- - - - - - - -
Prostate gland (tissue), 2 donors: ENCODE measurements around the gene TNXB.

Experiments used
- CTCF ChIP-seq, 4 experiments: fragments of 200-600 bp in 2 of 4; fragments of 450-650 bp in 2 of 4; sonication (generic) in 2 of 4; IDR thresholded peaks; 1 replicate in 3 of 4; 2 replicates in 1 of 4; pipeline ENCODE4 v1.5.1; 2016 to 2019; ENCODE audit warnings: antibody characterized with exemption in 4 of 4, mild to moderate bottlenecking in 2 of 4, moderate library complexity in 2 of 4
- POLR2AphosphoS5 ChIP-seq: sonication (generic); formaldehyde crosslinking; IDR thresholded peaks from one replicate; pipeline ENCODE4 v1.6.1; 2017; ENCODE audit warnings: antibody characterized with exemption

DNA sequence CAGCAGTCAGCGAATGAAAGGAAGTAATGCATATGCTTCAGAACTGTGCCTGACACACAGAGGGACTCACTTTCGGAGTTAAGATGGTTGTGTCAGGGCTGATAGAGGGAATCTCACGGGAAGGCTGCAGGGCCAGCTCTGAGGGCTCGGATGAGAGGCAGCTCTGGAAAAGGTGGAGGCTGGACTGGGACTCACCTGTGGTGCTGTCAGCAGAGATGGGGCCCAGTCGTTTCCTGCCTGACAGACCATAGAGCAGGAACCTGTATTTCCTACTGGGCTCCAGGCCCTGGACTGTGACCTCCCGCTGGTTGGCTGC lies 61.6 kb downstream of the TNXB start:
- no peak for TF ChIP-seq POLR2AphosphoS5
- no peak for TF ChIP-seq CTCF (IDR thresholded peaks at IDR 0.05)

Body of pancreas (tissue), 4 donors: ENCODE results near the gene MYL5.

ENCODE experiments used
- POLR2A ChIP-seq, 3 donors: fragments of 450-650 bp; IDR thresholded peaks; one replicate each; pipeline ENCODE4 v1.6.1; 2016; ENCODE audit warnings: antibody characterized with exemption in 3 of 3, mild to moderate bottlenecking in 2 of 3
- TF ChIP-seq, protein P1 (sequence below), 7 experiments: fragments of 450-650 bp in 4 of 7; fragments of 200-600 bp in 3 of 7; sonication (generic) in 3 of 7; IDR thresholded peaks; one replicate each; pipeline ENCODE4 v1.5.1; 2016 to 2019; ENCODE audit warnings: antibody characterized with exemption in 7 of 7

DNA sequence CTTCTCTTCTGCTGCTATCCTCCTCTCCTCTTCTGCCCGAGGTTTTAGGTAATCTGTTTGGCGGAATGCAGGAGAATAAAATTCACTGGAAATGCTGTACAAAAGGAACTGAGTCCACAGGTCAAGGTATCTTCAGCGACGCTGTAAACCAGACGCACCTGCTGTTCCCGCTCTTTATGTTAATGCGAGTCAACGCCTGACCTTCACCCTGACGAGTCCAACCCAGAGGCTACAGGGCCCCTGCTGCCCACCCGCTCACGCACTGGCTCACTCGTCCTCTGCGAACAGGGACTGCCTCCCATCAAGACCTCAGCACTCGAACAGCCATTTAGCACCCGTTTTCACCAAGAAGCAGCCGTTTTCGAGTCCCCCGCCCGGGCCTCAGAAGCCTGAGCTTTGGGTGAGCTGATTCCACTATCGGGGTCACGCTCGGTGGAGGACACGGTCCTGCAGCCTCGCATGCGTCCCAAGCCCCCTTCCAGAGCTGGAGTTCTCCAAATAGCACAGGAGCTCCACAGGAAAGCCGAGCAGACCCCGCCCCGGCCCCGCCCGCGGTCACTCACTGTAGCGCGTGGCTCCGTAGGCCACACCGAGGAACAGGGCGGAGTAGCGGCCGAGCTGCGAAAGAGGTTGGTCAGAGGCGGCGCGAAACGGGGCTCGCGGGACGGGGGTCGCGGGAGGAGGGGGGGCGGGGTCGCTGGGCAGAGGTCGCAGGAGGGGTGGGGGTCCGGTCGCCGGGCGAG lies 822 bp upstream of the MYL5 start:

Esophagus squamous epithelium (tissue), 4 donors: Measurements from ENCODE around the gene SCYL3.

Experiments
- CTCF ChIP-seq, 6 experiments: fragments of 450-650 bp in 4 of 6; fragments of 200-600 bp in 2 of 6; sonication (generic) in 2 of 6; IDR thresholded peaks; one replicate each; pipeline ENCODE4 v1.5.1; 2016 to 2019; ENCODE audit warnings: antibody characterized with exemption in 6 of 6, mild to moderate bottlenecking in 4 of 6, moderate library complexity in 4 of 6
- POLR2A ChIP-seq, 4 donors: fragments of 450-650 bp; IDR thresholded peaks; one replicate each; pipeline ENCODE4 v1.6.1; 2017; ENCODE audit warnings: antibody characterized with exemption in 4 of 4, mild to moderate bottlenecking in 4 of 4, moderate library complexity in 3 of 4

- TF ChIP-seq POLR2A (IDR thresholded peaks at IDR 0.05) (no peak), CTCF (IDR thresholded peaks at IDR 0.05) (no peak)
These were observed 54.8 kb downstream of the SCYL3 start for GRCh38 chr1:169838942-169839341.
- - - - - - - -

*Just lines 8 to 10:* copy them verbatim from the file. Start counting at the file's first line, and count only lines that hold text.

Body of pancreas (tissue), 4 donors: ENCODE results near the gene MYL5.

ENCODE experiments used
- POLR2A ChIP-seq, 3 donors: fragments of 450-650 bp; IDR thresholded peaks; one replicate each; pipeline ENCODE4 v1.6.1; 2016; ENCODE audit warnings: antibody characterized with exemption in 3 of 3, mild to moderate bottlenecking in 2 of 3